Vogelsong comes out on short end of pitchers' duel

Offense gets shut out by Wainwright as Giants maintain NL West lead

Vogelsong comes out on short end of pitchers' duel

SAN FRANCISCO -- Ryan Vogelsong reminded observers what the bottom line is in competitive athletics.

Following the Giants' 2-0 loss Wednesday night to the St. Louis Cardinals, Vogelsong could have been expected to engage in the usual postgame pas de deux with reporters, who would ask him charitable questions about his earnest yet luckless performance. Vogelsong would play his part by saying all the right things, delivering an honest self-evaluation while insisting that he can do better.

However, when asked to assess the stuff he displayed against the Cardinals, Vogelsong cut the routine short.

"It doesn't matter anymore. It's a loss," he said. "I'm tired of talking about stuff. It's all about wins and losses now, getting to the playoffs. It doesn't matter what the stuff is."

Vogelsong began to apologize for his abruptness. Then he held his ground. "It's just kind of how I feel right now. Just trying to be honest," he said.

Such candor was appropriate. The Giants squandered an opportunity to gain a game on second-place Los Angeles in the National League West standings and maintained their half-game lead. Vogelsong's pitching kept the Giants competitive, but they absorbed their third shutout defeat in a 2-7 homestand, primarily because St. Louis starter Adam Wainwright limited them to four hits in 7 2/3 innings while becoming the NL's first 11-game winner.

Wainwright compensated for the aberration of May 30, when he yielded seven runs and eight hits in 4 1/3 innings in a 9-4 loss to the Giants at St. Louis. Though he silenced the Giants' hitters, he didn't mute his praise for them.

"I thought they battled me very tough all night long," Wainwright said. "They didn't swing at anything out of the zone all night. They took a lot of really close pitches and fouled off some tough pitches. They did a great job of getting my [pitch] count up early."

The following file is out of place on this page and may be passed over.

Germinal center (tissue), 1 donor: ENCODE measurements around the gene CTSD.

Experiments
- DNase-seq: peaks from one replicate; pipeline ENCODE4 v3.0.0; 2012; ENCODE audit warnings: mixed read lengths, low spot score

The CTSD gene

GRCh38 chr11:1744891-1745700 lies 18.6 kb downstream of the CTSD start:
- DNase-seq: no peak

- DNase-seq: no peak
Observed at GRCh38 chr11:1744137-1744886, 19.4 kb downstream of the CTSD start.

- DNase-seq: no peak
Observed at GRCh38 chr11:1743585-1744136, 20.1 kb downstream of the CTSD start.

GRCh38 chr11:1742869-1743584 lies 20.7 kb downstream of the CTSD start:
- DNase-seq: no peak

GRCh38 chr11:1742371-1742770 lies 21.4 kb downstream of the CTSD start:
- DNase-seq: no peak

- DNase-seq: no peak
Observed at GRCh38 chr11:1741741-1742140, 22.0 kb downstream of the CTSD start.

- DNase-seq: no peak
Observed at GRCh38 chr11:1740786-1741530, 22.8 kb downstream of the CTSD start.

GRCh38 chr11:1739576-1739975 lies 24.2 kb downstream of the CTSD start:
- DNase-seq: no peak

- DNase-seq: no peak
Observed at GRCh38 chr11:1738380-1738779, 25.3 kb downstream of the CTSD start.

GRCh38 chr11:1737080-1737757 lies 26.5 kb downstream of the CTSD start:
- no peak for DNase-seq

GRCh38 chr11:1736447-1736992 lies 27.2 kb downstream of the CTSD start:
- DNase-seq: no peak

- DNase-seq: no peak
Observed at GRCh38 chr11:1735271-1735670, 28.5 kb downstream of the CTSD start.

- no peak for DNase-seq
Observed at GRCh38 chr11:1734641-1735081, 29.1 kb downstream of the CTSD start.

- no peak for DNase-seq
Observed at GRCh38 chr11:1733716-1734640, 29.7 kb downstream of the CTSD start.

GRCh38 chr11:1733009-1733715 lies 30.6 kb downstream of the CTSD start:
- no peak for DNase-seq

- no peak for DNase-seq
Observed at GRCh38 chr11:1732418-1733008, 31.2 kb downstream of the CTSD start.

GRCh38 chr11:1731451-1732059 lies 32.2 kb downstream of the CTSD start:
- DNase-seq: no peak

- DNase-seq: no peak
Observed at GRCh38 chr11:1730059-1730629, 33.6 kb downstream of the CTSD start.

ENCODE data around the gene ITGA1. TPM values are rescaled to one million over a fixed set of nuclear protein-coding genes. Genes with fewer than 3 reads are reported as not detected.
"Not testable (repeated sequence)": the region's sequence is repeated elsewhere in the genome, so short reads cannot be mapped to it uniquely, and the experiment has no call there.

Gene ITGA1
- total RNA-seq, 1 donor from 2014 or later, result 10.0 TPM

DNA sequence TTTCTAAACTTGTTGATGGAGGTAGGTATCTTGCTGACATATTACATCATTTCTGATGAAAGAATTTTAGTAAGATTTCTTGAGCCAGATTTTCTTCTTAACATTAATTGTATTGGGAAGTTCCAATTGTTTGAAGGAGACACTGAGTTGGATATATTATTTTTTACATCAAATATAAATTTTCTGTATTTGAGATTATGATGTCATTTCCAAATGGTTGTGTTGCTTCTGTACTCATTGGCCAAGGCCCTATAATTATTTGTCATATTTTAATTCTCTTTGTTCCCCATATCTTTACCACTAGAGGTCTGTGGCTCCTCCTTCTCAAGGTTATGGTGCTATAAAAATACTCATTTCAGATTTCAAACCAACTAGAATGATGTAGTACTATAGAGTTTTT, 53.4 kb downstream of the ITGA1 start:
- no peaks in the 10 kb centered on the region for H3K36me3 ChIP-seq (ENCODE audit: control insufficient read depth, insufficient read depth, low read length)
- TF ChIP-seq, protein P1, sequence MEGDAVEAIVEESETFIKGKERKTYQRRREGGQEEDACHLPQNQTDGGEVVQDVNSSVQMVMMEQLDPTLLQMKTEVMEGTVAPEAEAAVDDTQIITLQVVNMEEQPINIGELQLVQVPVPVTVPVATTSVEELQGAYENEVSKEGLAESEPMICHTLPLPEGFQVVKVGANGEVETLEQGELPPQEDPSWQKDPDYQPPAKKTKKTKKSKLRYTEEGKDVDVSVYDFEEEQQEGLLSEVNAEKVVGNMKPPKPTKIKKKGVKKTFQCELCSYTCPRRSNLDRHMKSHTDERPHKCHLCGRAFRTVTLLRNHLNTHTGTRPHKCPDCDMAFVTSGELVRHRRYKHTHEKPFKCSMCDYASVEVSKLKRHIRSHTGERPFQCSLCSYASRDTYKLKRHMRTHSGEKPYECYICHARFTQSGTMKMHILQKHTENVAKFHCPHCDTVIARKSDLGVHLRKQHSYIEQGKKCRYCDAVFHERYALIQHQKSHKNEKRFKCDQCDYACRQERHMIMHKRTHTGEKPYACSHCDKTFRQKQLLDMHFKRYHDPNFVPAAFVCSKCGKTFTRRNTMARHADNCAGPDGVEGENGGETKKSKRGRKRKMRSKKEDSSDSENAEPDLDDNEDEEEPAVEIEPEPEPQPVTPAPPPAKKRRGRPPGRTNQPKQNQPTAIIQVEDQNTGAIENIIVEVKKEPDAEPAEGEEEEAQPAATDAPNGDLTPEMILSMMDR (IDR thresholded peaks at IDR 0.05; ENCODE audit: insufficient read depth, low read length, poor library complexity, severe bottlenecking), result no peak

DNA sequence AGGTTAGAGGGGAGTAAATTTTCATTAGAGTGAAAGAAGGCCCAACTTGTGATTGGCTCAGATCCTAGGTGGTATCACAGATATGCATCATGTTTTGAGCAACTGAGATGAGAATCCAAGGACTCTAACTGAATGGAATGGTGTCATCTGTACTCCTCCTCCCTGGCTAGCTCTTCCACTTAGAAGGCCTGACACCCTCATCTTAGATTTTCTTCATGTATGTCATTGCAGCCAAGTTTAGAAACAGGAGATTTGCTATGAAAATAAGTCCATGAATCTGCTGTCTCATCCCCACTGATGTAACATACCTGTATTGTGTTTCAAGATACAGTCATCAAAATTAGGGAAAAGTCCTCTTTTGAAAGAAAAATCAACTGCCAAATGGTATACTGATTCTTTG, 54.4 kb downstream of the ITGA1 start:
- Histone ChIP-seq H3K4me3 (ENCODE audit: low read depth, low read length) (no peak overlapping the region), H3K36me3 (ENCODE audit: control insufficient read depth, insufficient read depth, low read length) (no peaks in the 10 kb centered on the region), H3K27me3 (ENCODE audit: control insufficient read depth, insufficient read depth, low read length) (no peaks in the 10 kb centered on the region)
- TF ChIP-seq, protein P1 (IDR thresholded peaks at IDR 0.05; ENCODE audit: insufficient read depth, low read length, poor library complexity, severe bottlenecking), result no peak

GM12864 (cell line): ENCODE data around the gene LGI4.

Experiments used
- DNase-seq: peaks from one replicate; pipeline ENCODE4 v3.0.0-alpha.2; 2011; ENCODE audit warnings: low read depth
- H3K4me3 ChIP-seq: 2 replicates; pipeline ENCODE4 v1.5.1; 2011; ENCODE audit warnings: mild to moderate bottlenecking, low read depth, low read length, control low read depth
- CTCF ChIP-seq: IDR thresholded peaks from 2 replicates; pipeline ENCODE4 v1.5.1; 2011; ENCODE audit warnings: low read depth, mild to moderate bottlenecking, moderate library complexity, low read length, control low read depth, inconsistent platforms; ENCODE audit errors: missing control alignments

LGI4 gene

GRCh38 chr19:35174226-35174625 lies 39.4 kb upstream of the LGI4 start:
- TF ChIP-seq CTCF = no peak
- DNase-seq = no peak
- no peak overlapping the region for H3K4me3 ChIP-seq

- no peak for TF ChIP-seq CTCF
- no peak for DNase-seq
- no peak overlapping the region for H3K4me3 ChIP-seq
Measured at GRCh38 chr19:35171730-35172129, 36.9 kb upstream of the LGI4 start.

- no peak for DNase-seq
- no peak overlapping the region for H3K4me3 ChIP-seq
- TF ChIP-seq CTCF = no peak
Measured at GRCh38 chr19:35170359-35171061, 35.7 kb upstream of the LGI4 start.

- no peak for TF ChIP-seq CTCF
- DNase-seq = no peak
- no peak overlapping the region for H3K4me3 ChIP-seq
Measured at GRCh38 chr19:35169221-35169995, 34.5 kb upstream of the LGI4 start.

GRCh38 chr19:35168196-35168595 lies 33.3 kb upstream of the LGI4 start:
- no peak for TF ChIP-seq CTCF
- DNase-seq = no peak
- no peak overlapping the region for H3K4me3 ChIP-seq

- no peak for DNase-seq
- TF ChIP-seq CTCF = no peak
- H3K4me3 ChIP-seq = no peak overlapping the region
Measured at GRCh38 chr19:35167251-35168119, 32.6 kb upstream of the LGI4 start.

Giants manager Bruce Bochy praised the Giants' industriousness. He would have appreciated more results in the form of base hits, however.

"It's nice the guys were grinding out some at-bats, but it's all about putting some men on base, creating those chances and somebody's got to come through," Bochy said.

Help is on the way, given first baseman Brandon Belt's expected return from the disabled list on Friday. Belt, who hit nine homers before being sidelined May 9 with a broken left thumb, will reinforce the middle the batting order.

Bochy remains concerned with the top of the order. With center fielder and leadoff hitter Angel Pagan still enduring back pain, Bochy indicated that he might bat Hunter Pence first and install Belt in the No. 2 spot when he returns. Gregor Blanco, who has replaced Pagan at leadoff but is batting .140 (6-for-43) in his last 12 games, likely will be reassigned to a lower position in the order.

"Gregor's just a little passive," Bochy said. "He took some pretty good pitches."

Vogelsong (5-5) expressed dogged confidence in his teammates' ability to generate offense. "You either get through it and get stronger or you don't get through it and finish in last," he said. "We'll get through it."

If they don't, Vogelsong's on a collision course with more frustration. He allowed both of St. Louis' runs and six hits while walking one and striking out eight. In his last two starts, Vogelsong has yielded three runs in 13 innings, walked one and struck out 15. He was charged with losses on both occasions.

At least Vogelsong sustained the recent excellence of the Giants starters, who have combined for a 1.76 ERA in the last seven games.

"We're getting that consistency with the starters and that's what it's going to take for us to get on a roll," Bochy said.

Chris Haft is a reporter for MLB.com. Read his blog, Haft-Baked Ideas, and follow him on Twitter at @sfgiantsbeat. This story was not subject to the approval of Major League Baseball or its clubs.